The Emperor's Edge HTML version

“Emperor, city, you, boot. Got it, sir.”
“Is that a joke, Lokdon?” His tone made it clear it had better not be.
She sighed. “No, sir.”
“If you can’t remember where your loyalties lie, better you take up a shop like the rest of the
women in Turgonia.”
Amaranthe forced her face to stay neutral, ignoring the heat warming her cheeks. “Yes, sir.”
“Now, I ask you again, where is your partner?” The chief’s tone had grown soft, dangerous.
She lifted her chin. “Investigating suspicious activity at Curi’s.”
Furrows like canyons formed across the chief’s forehead as his scowl deepened. “I see. I’ll
remember this when I’m filling out the extra duty roster.”
“Yes, sir.”
“Start your patrol without him. And when he catches up, tell him if he can’t arrive at work on
time, you can both sleep here. In one of the cells.”
“I will, sir.”
Amaranthe trotted away before the chief could spout further threats. She crossed the wide
boulevard in front of headquarters and jogged around a lumbering steam tractor obscuring ice
with sheets of salt. Snow piles framed the ancient cobblestone alley she entered, its walls close
enough to touch with outstretched arms. She almost bumped into a man and woman coming out
of a temple that had been turned into a bookstore. Bundled in fur caps and parkas, they saw her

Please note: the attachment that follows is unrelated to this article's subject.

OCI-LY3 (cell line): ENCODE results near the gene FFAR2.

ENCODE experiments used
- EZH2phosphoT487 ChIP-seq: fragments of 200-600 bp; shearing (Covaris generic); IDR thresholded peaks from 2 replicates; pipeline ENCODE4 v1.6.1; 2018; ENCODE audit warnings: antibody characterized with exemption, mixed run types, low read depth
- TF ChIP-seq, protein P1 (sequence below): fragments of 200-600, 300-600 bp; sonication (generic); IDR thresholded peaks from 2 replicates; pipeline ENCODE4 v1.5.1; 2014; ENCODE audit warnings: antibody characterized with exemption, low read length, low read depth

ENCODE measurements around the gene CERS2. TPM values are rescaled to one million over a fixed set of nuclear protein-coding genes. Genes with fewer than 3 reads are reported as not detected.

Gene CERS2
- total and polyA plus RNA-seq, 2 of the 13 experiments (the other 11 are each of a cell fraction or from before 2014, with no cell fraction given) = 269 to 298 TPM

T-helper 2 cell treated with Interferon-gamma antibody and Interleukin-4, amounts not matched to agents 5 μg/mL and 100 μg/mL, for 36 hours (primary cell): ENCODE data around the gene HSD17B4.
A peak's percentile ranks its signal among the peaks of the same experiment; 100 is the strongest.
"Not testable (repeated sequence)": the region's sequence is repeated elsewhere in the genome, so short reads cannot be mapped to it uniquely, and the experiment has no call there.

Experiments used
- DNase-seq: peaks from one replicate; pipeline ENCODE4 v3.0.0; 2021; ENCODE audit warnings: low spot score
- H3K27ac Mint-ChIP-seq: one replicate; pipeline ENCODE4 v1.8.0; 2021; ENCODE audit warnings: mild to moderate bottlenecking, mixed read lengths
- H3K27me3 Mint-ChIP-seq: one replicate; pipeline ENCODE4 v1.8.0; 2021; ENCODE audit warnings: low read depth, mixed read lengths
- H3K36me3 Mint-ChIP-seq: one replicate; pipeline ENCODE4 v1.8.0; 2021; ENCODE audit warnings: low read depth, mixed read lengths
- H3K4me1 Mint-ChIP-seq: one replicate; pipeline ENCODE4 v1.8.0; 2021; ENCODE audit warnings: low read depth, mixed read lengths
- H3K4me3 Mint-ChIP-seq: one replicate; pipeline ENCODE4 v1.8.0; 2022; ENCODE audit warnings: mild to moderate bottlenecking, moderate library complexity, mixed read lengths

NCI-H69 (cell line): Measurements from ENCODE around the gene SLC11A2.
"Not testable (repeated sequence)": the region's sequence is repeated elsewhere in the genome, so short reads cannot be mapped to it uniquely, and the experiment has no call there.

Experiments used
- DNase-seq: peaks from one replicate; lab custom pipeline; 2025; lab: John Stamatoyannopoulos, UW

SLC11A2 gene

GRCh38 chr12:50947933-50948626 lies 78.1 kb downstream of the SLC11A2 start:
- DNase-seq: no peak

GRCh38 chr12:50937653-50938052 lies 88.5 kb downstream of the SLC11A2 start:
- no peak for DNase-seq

uniform and stepped out of the way, joining a headless statue in one of the recessed nooks by the
door. At the turn of the last century, Mad Emperor Motash had declared atheism the state
religion and ordered all statues depicting deities beheaded. A hundred years later, the locals still
called the seat of the empire, “Stumps.”
Amaranthe smelled the scrumptious scents of Curi’s Bakery as she came onto the next
boulevard, and she cast a longing gaze at the building. Paintings of apple pastries, glazed fruits,
and spiced breads adorned the windows for those unable to read the sign. A gangly university
student ambled out with a pastry stuffed in his mouth. Warm frosting dribbled down his chin.
Someone tapped Amaranthe’s shoulder. “Buy one. The city won’t catch on fire if you
indulge occasionally.”
“Can’t.” She glanced at her partner, Corporal Wholt, as he fell into step beside her. She
wanted to yell at him for being late again, but it would change little, and she had yet to meet the
man who appreciated unsolicited criticism. “Enforcers are supposed to be fit. I’d have to run the
whole lake trail tonight if I ate one of those pastries.”
“You probably will anyway. To punish yourself for being tempted.”
Amaranthe did not consider diet advice from Wholt worth much. Though he stood several
inches taller than her five and a half feet, his slouch made the difference negligible. A fledgling
pot belly slumped over the belt of his rumpled gray uniform. The double-bar rank pin on his left
collar flap was skewed at a different angle than the pin on his right. She reached up, unfastened
the backs, and adjusted the pins so both sides matched.
“Thanks,” Wholt said dryly. “You know you’re the most grandmotherly twenty-five-year-old
woman I’ve met, right?”
“That’s because most of the women you know work at brothels.”
“The best kind. Very amenable ladies.”
“You missed a spot shaving.” Amaranthe’s hand dropped to her utility knife. “Want me